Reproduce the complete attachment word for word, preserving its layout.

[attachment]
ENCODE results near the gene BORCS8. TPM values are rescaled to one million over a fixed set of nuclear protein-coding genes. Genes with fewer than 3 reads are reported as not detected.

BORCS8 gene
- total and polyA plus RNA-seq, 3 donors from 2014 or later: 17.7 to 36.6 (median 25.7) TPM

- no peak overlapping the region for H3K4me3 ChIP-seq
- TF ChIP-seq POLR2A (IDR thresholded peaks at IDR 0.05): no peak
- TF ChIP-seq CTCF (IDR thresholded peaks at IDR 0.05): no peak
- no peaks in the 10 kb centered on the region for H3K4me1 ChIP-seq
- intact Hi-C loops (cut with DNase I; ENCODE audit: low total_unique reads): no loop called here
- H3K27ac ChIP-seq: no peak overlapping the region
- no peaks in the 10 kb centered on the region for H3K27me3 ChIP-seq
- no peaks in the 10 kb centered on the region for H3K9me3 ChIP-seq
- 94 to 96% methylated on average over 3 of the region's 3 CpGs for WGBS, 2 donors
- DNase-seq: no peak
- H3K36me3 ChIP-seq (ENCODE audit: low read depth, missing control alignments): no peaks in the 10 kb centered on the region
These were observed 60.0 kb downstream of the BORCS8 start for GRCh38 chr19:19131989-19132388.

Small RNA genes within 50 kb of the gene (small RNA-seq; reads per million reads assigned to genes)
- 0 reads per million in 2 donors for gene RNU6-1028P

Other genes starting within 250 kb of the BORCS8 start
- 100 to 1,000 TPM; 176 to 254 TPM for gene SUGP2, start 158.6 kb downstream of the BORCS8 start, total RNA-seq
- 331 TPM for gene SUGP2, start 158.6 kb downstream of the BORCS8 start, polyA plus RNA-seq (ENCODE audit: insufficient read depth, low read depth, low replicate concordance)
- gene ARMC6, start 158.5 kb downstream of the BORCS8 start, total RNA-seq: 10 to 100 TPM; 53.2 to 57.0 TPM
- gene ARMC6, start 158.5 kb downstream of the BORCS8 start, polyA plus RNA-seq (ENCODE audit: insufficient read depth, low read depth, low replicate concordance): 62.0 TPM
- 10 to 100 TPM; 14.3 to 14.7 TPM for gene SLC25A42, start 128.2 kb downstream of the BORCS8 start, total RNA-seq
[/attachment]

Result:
ENCODE results near the gene BORCS8. TPM values are rescaled to one million over a fixed set of nuclear protein-coding genes. Genes with fewer than 3 reads are reported as not detected.

BORCS8 gene
- total and polyA plus RNA-seq, 3 donors from 2014 or later: 17.7 to 36.6 (median 25.7) TPM

- no peak overlapping the region for H3K4me3 ChIP-seq
- TF ChIP-seq POLR2A (IDR thresholded peaks at IDR 0.05): no peak
- TF ChIP-seq CTCF (IDR thresholded peaks at IDR 0.05): no peak
- no peaks in the 10 kb centered on the region for H3K4me1 ChIP-seq
- intact Hi-C loops (cut with DNase I; ENCODE audit: low total_unique reads): no loop called here
- H3K27ac ChIP-seq: no peak overlapping the region
- no peaks in the 10 kb centered on the region for H3K27me3 ChIP-seq
- no peaks in the 10 kb centered on the region for H3K9me3 ChIP-seq
- 94 to 96% methylated on average over 3 of the region's 3 CpGs for WGBS, 2 donors
- DNase-seq: no peak
- H3K36me3 ChIP-seq (ENCODE audit: low read depth, missing control alignments): no peaks in the 10 kb centered on the region
These were observed 60.0 kb downstream of the BORCS8 start for GRCh38 chr19:19131989-19132388.

Small RNA genes within 50 kb of the gene (small RNA-seq; reads per million reads assigned to genes)
- 0 reads per million in 2 donors for gene RNU6-1028P

Other genes starting within 250 kb of the BORCS8 start
- 100 to 1,000 TPM; 176 to 254 TPM for gene SUGP2, start 158.6 kb downstream of the BORCS8 start, total RNA-seq
- 331 TPM for gene SUGP2, start 158.6 kb downstream of the BORCS8 start, polyA plus RNA-seq (ENCODE audit: insufficient read depth, low read depth, low replicate concordance)
- gene ARMC6, start 158.5 kb downstream of the BORCS8 start, total RNA-seq: 10 to 100 TPM; 53.2 to 57.0 TPM
- gene ARMC6, start 158.5 kb downstream of the BORCS8 start, polyA plus RNA-seq (ENCODE audit: insufficient read depth, low read depth, low replicate concordance): 62.0 TPM
- 10 to 100 TPM; 14.3 to 14.7 TPM for gene SLC25A42, start 128.2 kb downstream of the BORCS8 start, total RNA-seq